The transport emissions associated with exporting Irish beef and dairy to Vietnam and South Korea are not “negligible”, Minister for the Environment Eamon Ryan has said.

He was speaking in response to a statement from Bord Bia CEO Jim O’Toole, who said on Wednesday 10 January that environmental gains made by farmers are not undone by exporting beef to the likes of Vietnam and South Korea.

O’Toole maintained that the transport element is “absolutely negligible” and that the big impact on lowering emissions happens at farm level.

However, Minister Ryan argued that in order to manage land use - and agriculture within that - we have to optimise in how we use our land for rural development firstly.

Land use

Land use, he said, also has to be optimised for storing carbon, restoring water quality, reducing air pollution and ammonia and nitrogen pollution.

“I’m absolutely convinced that we can do that in a way that we restore and rise farming incomes, but not emissions and not impact on our environment.

“This will not work if it’s a finger-wagging, pointing-the-blame thing - any one community is the cause of the problem,” he said.

Protecting and restoring the Irish family farm will not see a massive expansion in output, as that is not “physically, environmentally or economically viable” .

However, O’Toole told RTE’s Morning Ireland that customers from around the world seek out Ireland because they see it as a sustainable option.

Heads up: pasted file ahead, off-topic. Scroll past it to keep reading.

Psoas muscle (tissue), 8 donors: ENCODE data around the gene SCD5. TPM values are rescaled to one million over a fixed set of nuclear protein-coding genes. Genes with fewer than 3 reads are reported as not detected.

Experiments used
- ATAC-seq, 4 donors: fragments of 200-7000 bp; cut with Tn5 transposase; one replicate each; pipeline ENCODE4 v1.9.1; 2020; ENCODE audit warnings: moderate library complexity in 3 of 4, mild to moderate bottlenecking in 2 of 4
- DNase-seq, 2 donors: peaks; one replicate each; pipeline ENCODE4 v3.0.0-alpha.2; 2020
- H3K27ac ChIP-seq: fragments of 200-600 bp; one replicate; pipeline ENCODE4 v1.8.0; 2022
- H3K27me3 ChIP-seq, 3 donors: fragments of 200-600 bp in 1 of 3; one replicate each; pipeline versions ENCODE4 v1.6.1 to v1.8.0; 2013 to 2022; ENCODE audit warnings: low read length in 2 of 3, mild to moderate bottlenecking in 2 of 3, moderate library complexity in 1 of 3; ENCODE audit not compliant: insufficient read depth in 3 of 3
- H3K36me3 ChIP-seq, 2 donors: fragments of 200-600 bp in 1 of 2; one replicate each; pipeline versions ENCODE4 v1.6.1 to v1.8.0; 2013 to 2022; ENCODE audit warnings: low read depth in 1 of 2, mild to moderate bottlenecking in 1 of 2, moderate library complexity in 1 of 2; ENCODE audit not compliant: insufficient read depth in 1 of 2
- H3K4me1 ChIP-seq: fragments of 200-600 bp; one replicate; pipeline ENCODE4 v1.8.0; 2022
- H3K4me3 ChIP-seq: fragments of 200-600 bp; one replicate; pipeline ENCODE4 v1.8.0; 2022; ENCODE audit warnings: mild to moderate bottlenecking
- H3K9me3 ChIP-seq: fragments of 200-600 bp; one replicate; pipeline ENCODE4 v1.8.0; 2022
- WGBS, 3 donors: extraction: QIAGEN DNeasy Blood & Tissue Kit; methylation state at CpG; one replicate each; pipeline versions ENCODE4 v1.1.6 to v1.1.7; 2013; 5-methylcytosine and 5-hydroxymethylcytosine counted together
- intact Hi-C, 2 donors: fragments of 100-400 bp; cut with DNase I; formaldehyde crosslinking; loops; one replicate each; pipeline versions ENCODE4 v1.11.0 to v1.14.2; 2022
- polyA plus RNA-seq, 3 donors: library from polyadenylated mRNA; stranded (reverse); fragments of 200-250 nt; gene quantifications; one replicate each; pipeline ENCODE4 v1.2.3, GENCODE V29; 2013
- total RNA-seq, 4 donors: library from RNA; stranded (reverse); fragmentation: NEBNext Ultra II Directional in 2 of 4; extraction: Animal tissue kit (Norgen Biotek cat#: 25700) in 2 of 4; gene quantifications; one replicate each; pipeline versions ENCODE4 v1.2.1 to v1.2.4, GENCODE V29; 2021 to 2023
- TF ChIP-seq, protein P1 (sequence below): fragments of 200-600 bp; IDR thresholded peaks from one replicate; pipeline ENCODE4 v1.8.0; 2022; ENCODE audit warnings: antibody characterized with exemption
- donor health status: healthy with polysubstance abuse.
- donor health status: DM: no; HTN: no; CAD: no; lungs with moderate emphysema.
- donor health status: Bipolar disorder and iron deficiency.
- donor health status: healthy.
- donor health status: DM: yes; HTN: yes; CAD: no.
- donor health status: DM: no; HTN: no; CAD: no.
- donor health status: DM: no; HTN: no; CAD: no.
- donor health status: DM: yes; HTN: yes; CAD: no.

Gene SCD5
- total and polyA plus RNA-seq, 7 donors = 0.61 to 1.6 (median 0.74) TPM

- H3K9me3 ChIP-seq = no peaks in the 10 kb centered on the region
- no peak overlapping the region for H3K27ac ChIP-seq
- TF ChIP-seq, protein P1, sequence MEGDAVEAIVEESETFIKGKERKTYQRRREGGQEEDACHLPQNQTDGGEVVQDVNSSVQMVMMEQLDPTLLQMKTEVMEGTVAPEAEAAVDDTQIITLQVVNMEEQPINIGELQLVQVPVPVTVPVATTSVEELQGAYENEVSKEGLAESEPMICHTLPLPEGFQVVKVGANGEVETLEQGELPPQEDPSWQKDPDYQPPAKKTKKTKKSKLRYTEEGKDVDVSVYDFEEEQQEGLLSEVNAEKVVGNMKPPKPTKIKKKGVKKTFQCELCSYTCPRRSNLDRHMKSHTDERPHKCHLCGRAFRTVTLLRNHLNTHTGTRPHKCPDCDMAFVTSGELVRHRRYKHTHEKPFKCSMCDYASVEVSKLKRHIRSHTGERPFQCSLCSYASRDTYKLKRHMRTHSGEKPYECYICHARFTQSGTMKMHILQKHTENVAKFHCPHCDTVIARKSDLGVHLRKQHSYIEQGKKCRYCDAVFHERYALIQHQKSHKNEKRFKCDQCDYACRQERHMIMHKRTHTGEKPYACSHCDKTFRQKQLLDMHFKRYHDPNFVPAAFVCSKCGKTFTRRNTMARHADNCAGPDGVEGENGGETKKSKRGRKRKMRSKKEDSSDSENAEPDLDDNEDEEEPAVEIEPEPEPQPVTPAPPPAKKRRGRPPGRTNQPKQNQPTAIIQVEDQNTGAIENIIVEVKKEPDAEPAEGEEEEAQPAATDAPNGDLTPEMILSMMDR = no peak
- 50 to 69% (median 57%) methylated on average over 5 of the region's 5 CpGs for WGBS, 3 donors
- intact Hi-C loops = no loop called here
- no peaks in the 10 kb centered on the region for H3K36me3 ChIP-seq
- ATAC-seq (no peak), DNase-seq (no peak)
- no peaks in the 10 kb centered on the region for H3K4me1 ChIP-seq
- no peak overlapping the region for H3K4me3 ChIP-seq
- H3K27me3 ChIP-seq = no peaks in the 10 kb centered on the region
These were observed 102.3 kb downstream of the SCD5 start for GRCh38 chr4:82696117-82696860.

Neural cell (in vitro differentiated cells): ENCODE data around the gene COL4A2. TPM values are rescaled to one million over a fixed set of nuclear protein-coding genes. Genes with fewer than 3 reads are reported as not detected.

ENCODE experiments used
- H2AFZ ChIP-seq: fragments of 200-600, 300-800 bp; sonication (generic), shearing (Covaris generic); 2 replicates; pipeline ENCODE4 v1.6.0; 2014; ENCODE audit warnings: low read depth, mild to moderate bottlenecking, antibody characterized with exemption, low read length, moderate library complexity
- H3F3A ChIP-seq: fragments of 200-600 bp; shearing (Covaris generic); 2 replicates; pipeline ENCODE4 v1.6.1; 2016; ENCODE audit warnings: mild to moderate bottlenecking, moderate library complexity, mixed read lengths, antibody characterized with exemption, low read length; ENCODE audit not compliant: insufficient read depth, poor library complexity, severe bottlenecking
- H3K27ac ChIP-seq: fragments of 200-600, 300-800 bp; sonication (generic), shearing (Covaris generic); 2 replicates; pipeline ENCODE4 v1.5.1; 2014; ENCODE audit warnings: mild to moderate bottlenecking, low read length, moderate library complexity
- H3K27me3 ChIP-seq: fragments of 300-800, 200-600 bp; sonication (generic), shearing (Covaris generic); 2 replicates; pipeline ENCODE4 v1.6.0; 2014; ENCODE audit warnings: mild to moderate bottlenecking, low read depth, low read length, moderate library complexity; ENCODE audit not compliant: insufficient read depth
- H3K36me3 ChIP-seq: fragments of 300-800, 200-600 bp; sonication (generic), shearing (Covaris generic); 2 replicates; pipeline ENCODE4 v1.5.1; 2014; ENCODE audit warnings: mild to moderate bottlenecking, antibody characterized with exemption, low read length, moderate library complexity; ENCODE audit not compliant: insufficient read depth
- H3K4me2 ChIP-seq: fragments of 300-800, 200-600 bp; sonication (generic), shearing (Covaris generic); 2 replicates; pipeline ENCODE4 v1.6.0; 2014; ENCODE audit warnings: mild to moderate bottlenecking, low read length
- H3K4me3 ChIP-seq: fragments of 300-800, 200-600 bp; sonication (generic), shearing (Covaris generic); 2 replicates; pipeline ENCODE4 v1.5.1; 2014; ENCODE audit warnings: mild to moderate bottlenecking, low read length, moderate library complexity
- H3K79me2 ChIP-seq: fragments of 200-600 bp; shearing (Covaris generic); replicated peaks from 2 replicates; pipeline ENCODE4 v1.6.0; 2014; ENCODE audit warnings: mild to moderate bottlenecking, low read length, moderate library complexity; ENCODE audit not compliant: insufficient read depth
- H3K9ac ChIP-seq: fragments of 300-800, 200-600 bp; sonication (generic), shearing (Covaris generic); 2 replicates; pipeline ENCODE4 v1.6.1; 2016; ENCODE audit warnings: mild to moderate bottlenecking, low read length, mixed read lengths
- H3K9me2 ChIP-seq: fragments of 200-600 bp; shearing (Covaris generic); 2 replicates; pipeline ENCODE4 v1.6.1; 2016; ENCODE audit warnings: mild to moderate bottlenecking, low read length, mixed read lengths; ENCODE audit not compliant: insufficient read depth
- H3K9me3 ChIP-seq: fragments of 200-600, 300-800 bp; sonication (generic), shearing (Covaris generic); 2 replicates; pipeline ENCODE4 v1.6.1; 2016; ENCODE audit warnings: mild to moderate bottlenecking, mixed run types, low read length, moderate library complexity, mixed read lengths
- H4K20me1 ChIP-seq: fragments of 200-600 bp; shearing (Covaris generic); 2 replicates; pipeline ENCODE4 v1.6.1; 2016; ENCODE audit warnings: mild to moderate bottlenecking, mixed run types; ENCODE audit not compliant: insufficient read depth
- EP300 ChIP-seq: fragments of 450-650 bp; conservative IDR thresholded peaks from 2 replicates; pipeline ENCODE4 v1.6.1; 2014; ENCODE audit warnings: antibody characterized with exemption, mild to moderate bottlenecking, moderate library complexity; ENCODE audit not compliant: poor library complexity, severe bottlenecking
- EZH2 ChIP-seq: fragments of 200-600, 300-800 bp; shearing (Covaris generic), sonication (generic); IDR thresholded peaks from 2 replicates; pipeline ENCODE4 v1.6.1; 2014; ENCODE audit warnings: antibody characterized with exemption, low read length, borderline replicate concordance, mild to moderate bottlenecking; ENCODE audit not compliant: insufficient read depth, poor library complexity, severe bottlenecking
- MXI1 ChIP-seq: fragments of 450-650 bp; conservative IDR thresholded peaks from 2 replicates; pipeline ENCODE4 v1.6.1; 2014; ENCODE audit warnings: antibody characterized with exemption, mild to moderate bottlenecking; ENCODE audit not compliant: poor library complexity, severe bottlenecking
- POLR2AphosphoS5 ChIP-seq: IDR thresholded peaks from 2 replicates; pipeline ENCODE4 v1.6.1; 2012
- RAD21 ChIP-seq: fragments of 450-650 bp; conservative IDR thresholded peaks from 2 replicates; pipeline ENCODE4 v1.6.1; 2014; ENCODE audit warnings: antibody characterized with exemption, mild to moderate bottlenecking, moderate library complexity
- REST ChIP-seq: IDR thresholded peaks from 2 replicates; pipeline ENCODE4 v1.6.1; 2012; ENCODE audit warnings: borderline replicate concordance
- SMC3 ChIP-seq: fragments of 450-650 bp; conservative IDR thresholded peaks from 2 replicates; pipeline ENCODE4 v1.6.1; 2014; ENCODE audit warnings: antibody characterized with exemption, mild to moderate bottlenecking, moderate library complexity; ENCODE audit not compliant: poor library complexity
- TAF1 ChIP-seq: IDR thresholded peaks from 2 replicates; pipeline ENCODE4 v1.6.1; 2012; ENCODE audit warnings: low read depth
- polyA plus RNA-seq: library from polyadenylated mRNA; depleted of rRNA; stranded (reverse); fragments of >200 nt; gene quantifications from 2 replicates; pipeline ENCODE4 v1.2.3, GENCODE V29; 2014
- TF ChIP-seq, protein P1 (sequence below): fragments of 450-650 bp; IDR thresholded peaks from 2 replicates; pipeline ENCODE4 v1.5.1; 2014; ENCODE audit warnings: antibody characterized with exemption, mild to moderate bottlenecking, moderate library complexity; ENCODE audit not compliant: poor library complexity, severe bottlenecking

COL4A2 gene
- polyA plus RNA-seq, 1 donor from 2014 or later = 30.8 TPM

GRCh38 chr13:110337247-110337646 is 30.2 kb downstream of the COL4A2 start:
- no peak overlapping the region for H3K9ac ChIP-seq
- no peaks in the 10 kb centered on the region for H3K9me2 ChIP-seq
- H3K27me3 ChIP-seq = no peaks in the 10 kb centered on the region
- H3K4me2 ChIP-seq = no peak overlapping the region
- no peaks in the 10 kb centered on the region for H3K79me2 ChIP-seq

This comes as Bord Bia announced on Wednesday that the value of Ireland’s food, drink and horticulture exports declined by 4% in 2023, reaching €16.3bn.

It followed a record-breaking year in 2022 when exports increased by 22%.


However, this drop of 4% in 2023 O’Toole said “was a very solid performance by the sector” in the context of the growth seen in 2022.

The cost-of-living crisis which 2023 brought with it and therefore the resistance at consumer level to pay higher prices were the main drivers of this 4% drop, O’Toole maintained.

“We saw a big decrease in the dairy sector of 8% and given that the dairy sector accounts for 40% of the total, that had a big impact on the overall figure.

“We also saw a decline in the alcohol sector, but then we saw our meat and livestock sector that was pretty much steady, we saw increases in cheese, we did see an increase of 7% in our prepared consumer foods.

“While the headline number is down 4%, we think that was very positive given the tough economic conditions were out there in the trade,” he said.